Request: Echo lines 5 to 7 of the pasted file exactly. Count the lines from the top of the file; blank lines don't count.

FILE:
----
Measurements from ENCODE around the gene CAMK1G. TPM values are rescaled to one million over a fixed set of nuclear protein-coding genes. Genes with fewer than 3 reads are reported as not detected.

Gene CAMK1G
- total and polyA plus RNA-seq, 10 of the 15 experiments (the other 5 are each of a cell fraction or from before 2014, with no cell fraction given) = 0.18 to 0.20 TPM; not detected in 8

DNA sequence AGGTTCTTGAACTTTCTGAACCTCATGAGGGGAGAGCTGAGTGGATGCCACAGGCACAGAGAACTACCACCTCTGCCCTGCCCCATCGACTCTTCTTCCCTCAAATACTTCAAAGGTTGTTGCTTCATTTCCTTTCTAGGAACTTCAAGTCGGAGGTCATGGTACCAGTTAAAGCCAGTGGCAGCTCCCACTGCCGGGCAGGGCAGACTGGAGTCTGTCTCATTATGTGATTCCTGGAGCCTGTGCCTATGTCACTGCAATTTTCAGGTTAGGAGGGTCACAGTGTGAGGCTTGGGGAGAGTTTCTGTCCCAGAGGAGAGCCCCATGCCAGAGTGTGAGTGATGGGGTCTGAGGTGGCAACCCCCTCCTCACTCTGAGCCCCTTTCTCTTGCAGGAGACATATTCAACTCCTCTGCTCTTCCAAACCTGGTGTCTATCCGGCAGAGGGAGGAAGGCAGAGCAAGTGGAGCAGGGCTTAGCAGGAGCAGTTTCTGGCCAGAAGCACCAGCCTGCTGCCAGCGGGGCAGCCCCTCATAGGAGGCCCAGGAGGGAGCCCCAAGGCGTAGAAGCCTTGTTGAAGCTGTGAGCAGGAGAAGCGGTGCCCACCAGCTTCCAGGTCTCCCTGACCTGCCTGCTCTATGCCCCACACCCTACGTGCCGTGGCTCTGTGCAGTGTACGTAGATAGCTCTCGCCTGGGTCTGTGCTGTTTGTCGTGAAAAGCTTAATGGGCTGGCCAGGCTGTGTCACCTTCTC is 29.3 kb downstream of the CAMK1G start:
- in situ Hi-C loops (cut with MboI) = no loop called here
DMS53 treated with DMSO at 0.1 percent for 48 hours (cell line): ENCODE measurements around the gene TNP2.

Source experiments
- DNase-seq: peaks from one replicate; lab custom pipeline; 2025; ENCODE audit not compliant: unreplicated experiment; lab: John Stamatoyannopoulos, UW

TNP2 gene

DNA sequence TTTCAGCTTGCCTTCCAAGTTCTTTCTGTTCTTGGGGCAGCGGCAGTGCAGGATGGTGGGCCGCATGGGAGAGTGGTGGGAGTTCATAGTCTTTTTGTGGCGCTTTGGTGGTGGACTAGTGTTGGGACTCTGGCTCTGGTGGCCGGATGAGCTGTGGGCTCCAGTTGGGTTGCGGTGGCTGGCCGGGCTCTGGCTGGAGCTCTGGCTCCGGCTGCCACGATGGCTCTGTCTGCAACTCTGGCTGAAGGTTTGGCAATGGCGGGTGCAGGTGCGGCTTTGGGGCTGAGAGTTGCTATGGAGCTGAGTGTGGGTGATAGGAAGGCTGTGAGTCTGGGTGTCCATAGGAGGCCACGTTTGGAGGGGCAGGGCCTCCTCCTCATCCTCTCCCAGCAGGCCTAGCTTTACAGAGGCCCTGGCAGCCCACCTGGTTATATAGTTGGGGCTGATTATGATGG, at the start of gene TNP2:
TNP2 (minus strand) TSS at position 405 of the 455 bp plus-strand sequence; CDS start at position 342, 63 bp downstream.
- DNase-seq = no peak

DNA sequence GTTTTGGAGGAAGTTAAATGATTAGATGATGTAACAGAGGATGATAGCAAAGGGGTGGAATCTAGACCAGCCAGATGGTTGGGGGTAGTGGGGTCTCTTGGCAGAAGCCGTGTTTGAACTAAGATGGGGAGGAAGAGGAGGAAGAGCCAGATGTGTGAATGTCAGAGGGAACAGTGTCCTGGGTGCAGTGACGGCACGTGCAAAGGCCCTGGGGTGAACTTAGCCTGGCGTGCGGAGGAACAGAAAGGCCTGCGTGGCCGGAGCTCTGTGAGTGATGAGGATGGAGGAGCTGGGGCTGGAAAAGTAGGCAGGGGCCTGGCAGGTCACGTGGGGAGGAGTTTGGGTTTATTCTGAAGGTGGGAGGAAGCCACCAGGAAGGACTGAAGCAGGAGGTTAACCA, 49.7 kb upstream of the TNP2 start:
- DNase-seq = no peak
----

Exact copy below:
- in situ Hi-C loops (cut with MboI) = no loop called here
DMS53 treated with DMSO at 0.1 percent for 48 hours (cell line): ENCODE measurements around the gene TNP2.

Source experiments